Saudi Arabia has banned women from entering shops selling musical instruments amid continued violation of women’s rights in the Arab kingdom, reported Al-Hayat, Press TV and Tehran Times on 3 July 2013
Saudi Arabia’s Committee for the Promotion of Virtue and the Prevention of Vice allegedly has ordered a number of music shops across the kingdom to install a sign banning women from entering, the Arabic-language Al-Hayat newspaper reported.
A blogpost from 2007 by Australian Richard Dawkins who worked in Saudi Arabia at the time shows, however, that the banning women from entering music shops is a new restriction to be introduced in the country.
Press TV – 3 July 2013:
Saudi Arabia bans women from music shops
“Women are generally banned from music shops, DVD/video shops, computer shops (particularly those that sell games) and other recreational areas such as video game arcades. Women are also generally banned from almost every restaurant in the kingdom, unless they are accompanied by their husband or a male relative. Unaccompanied women or groups of women are routinely turned away from cafes, restaurants and fast food outlets.”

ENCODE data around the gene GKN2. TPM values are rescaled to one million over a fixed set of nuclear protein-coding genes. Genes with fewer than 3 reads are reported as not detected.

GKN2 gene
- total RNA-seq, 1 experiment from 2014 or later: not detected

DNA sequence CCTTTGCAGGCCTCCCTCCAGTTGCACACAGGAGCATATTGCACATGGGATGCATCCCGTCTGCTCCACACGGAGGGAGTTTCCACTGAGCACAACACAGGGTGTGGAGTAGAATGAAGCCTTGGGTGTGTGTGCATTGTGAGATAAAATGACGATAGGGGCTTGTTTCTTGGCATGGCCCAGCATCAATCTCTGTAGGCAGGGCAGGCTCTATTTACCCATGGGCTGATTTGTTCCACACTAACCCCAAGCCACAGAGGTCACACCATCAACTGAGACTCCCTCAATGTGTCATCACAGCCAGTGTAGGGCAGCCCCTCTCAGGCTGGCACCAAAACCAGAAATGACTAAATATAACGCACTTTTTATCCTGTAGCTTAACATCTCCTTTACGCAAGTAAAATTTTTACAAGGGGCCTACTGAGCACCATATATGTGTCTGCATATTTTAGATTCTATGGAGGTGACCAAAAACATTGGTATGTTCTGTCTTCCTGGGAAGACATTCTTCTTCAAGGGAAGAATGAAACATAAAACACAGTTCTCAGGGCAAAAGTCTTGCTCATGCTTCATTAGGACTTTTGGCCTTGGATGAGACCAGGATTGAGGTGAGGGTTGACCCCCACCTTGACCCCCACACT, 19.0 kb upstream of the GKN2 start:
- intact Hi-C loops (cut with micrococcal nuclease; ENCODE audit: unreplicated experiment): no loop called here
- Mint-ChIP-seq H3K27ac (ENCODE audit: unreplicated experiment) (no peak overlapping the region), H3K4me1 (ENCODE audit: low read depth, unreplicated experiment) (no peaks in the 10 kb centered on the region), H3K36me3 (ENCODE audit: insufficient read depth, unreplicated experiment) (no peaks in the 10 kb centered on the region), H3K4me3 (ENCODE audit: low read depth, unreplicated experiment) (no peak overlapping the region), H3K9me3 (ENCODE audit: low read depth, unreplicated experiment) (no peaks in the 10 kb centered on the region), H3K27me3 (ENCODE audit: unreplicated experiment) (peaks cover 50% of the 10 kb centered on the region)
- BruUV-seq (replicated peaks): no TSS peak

Richard Dawkins, 20 September 2007
“Music shops in Saudi Arabia have signs that say ‘No Ladies Allowed’. Whenever we come across one, we scribble over it.”
csmonitor.com – 21 October 2013:
Saudi Girls Show Pen Is Mightier Than Their Lords
Behind their veils, many Mideast women are testing cultural and religious barriers. A series looks at three cases.
“If the ministry is serious about not contradicting our customs and traditions with music and dancing, perhaps it should consider curbing the Saudi ardhah at the Jendryyah, the annual cultural event in Riyadh, or place limits on the music played by young people to express their patriotism on National Day. (…)
These charity events are semi-private events and the government is demonstrating that it sees nothing wrong with intruding on our private lives and telling us what is appropriate behavior, although there is nothing really wrong with women modeling clothes for each other or properly dancing to music. Anybody can pull up a YouTube video and see far worse at a Saudi wedding party.”
saudiwriter.blogspot.com.au – 15 April 2009:
Music, dancing ban on Saudi women denies basic human rights